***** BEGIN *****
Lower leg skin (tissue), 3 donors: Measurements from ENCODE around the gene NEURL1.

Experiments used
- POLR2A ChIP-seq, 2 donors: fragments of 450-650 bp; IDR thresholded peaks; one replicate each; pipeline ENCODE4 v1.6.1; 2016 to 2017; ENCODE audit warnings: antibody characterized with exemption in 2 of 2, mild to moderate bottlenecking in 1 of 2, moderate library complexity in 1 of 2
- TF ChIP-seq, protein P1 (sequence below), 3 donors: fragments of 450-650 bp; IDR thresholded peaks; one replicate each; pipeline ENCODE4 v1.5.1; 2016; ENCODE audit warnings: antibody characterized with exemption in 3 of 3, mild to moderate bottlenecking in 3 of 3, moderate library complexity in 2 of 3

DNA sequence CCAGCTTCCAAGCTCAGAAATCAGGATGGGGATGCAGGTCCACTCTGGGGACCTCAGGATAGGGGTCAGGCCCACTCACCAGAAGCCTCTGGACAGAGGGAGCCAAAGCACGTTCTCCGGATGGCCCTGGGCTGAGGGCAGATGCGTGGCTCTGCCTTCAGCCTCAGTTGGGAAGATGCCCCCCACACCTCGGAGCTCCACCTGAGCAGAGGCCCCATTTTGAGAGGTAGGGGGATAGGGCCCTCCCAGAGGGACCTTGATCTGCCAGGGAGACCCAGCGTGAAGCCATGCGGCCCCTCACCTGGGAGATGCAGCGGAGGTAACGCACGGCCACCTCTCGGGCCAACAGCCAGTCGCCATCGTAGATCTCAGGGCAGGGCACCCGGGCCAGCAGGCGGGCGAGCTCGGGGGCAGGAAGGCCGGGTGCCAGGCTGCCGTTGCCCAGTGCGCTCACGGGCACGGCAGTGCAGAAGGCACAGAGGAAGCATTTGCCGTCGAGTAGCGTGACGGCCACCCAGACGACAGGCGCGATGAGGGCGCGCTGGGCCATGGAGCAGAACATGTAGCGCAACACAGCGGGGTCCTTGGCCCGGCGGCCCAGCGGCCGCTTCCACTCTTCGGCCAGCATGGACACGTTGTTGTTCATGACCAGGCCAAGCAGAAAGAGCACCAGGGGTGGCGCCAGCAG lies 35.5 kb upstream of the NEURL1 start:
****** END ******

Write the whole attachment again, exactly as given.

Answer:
Lower leg skin (tissue), 3 donors: Measurements from ENCODE around the gene NEURL1.

Experiments used
- POLR2A ChIP-seq, 2 donors: fragments of 450-650 bp; IDR thresholded peaks; one replicate each; pipeline ENCODE4 v1.6.1; 2016 to 2017; ENCODE audit warnings: antibody characterized with exemption in 2 of 2, mild to moderate bottlenecking in 1 of 2, moderate library complexity in 1 of 2
- TF ChIP-seq, protein P1 (sequence below), 3 donors: fragments of 450-650 bp; IDR thresholded peaks; one replicate each; pipeline ENCODE4 v1.5.1; 2016; ENCODE audit warnings: antibody characterized with exemption in 3 of 3, mild to moderate bottlenecking in 3 of 3, moderate library complexity in 2 of 3

DNA sequence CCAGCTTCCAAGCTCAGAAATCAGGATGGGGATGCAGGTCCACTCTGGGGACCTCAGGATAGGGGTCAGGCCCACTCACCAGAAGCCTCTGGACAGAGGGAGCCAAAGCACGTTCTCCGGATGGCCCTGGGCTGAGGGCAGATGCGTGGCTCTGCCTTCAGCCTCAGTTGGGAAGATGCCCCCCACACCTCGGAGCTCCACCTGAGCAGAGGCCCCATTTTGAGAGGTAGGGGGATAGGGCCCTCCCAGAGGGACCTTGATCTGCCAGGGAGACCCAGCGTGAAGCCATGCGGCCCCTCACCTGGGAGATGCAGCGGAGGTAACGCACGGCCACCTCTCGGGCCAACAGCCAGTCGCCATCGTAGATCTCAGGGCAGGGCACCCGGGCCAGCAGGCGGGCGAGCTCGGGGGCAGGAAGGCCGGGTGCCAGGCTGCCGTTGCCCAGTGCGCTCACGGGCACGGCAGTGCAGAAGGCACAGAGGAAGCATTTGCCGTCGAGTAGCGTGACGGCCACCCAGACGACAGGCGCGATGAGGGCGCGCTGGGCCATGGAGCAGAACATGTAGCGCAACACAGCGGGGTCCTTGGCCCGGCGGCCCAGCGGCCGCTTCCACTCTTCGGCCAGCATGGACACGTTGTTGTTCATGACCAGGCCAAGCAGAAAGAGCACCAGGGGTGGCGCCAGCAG lies 35.5 kb upstream of the NEURL1 start: